Few things have been clearer than what this past week has made apparent: The GOP establishment doesn’t want to win an honest fight, and those who comprise it don’t believe we should have any say whatsoever. Whether you’re a staunch conservative, or a Tea Party patriot, there can be no way to miss the point demonstrated by a week-long attack-fest aimed at Newt Gingrich. We’re not part of their party, and they will choose the nominee, and if we don’t like it, we can just shut up and go away. Well, we’re not going away, and we won’t be shut up, and we’re going to call them on their twisted, half-truth ridden distortions in media, and we’re going to turn off their networks, and avoid their favorite in-the-tank websites, and we’re going to forge ahead without them if necessary. The simple truth is that the GOP establishment needs our support much more than we need theirs, and with the direction this is going, I can’t see a single reason to support them or their chosen candidate. Meanwhile, something else is brewing, and I take note, because watching Gingrich speak, I realized there was a change, and it manifested Saturday night.
Watching Herman Cain endorse Newt Gingrich on Saturday night, I think I glimpsed a bit of the future, because I think what Gingrich has been saying from the outset of this race is correct: We must all set aside our petty differences and find a way to engineer victory as a team. So far, among the candidates who entered the race, and have subsequently departed it, Cain and Perry, each once a front-runner, have endorsed Newt Gingrich. Now while it’s the undisputed truth that conservatives are a generally independent-minded lot, I don’t think we should fail to notice this. I’ve told you before that a candidate who was an aggregate of the best parts of all of these would be great for the country, but alas, no such candidate stepped forward. What we’re watching now, as Gingrich integrates these former competitors into his team is the result of having treated both of these men with due respect to their positions and experiences and accomplishments over their lives. Gingrich has a big idea, all right, but it’s not about some mission to the moon. Instead, I believe he’s focusing on building a team that can win in November and take the country back from Barack Obama.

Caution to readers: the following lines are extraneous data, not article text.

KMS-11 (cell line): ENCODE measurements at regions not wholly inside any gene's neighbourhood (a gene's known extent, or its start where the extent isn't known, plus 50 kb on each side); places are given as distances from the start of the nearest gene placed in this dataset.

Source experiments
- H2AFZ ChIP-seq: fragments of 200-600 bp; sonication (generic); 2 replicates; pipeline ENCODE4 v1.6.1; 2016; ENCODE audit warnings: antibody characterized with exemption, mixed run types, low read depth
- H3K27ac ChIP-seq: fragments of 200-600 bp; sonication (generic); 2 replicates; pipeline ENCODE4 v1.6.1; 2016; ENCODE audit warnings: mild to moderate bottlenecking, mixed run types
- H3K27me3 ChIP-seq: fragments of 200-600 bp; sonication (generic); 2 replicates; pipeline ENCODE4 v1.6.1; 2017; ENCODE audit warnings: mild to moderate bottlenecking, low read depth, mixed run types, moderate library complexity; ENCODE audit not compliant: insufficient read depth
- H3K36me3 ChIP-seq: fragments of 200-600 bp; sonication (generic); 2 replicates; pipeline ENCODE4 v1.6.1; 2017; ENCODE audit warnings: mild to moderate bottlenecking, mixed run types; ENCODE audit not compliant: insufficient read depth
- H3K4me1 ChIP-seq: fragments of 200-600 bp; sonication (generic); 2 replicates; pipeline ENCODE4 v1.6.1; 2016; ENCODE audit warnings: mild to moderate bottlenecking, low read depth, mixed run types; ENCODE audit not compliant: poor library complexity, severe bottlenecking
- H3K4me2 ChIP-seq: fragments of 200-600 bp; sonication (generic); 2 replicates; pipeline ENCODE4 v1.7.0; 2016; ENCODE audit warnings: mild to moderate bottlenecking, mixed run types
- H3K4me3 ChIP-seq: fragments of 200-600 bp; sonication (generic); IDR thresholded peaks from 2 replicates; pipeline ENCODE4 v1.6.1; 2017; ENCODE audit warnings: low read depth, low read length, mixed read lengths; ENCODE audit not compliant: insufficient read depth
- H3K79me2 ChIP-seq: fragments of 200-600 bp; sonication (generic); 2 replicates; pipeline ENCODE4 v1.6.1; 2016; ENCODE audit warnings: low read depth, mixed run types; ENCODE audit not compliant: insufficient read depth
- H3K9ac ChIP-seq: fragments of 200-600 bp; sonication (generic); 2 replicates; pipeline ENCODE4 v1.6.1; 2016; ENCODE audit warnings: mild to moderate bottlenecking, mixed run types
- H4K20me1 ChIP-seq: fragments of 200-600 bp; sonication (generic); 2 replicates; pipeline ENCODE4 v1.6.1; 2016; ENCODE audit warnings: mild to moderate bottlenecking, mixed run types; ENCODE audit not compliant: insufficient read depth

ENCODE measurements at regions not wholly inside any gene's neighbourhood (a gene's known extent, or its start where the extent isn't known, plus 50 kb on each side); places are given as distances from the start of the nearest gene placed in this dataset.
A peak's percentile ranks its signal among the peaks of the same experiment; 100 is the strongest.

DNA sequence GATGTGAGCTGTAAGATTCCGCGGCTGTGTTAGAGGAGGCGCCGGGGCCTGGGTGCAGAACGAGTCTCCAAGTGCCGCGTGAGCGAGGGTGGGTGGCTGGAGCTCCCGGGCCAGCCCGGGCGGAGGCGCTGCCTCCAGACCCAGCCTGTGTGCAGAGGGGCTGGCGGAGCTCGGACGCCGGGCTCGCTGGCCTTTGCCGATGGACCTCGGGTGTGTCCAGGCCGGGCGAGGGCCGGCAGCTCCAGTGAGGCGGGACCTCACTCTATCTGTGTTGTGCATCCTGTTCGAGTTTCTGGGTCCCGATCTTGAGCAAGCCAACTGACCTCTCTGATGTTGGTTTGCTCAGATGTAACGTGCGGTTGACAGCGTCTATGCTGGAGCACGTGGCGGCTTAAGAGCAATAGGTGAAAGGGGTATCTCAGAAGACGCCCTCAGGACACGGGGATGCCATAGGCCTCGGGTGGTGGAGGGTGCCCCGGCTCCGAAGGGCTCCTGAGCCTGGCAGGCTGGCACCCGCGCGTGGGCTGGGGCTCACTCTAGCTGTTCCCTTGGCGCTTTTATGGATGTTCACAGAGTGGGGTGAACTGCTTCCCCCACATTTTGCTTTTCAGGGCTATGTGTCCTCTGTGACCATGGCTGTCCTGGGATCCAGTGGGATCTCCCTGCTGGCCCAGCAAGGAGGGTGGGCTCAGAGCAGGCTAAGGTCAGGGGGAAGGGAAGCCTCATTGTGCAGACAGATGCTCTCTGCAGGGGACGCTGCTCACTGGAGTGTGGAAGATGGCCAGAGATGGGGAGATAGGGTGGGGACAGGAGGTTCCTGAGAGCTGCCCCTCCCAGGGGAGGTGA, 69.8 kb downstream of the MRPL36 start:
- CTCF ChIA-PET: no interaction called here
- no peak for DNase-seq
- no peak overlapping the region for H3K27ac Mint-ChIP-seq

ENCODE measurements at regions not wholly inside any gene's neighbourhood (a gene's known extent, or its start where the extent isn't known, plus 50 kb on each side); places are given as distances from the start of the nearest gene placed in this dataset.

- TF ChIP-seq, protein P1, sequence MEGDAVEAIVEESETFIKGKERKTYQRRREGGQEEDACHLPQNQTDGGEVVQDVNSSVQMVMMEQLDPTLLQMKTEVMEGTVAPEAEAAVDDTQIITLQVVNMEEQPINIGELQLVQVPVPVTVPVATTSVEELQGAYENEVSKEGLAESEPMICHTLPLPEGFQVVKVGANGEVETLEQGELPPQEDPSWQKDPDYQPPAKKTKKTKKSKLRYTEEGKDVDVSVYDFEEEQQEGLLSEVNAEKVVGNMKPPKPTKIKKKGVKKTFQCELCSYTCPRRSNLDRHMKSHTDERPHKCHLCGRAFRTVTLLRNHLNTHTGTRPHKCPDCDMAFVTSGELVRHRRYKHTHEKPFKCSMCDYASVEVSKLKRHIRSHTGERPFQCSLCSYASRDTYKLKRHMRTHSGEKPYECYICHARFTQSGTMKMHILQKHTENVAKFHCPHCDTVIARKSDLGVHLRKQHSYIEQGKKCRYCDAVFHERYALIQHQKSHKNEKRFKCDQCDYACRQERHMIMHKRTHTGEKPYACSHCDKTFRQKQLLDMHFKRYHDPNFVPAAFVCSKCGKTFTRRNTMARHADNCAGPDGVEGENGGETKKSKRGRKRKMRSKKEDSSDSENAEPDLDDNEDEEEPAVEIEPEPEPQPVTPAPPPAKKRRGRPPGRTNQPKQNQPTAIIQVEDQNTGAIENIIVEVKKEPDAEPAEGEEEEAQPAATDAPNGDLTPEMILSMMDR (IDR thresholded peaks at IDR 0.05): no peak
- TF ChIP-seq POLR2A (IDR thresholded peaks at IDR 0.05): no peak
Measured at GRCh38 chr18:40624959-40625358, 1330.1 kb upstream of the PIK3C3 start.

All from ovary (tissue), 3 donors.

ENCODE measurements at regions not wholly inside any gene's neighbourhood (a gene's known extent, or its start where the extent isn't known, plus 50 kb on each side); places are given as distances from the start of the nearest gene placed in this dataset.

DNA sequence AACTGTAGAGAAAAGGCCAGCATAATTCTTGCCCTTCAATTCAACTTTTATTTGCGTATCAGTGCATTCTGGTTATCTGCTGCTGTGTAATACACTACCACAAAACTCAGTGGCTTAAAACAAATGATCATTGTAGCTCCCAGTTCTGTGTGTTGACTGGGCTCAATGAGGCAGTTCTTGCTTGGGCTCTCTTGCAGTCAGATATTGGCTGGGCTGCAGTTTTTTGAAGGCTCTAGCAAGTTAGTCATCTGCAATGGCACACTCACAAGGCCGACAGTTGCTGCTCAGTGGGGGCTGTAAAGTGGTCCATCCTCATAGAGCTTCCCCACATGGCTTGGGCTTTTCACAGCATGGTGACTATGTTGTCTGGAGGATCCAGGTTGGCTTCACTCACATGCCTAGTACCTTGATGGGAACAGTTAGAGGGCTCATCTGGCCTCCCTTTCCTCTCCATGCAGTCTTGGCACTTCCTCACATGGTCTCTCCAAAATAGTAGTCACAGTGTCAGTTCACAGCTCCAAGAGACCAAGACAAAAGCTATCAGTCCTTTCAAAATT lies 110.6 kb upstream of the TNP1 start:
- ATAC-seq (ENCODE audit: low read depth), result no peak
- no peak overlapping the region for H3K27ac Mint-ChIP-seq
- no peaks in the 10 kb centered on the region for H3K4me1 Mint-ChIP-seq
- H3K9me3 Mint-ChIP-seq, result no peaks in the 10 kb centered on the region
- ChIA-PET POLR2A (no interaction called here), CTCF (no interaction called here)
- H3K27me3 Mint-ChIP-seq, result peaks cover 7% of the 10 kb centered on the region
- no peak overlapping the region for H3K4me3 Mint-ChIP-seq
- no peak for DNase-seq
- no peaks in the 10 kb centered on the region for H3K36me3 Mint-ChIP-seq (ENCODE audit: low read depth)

This represents a serious departure from previous campaigns, as when the vanquished left the scene, frequently never to be seen again. Think about what this will mean to the strength of the GOP team come November if Gingrich is the nominee. He’s building a governing majority now, with the party as his first target. Meanwhile, Mitt Romney is tooling around trying to further divisions in the party. Are we now witnessing what is effectively the updated version of the Reagan coalition? That would be a stunning achievement, and while he’s a long way from having accomplished it, that he’s seeing that far down the road is a hopeful sign. Nothing is more prone to failure than an ad hoc campaign without direct and vision guiding it forward. Whatever else you may think of Gingrich, it’s now clear to me that he has a plan, and if just a little luck breaks his way, he might not only capture the nomination, but also the presidency.
It’s always been true that the most effective presidents were those who could put together a governing coalition that permitted the best people to lead with their strengths and their passions. If Gingrich is figuring out the way to do this effectively, then we as conservatives should be thankful, whether we intend to support him in the primaries or not. We need somebody at the head of this movement who can focus and direct its energies not only to electoral victory, but to a concrete plan of restoring our nation. Could Gingrich be that leader, after all? I’ve certainly had my misgivings, and as Sarah Palin reminds us, he is a “flawed vessel,” but as she also points out, nobody is perfect and without troubles. Can Gingrich be a true reformer? He’s done it before, certainly, because his accomplishments in leading the Republicans to sweeping victory in 1994 was a marvel in modern American history. Could he do it again?
Time will tell, but for now at least, we know with certainty one thing: Newt has a plan.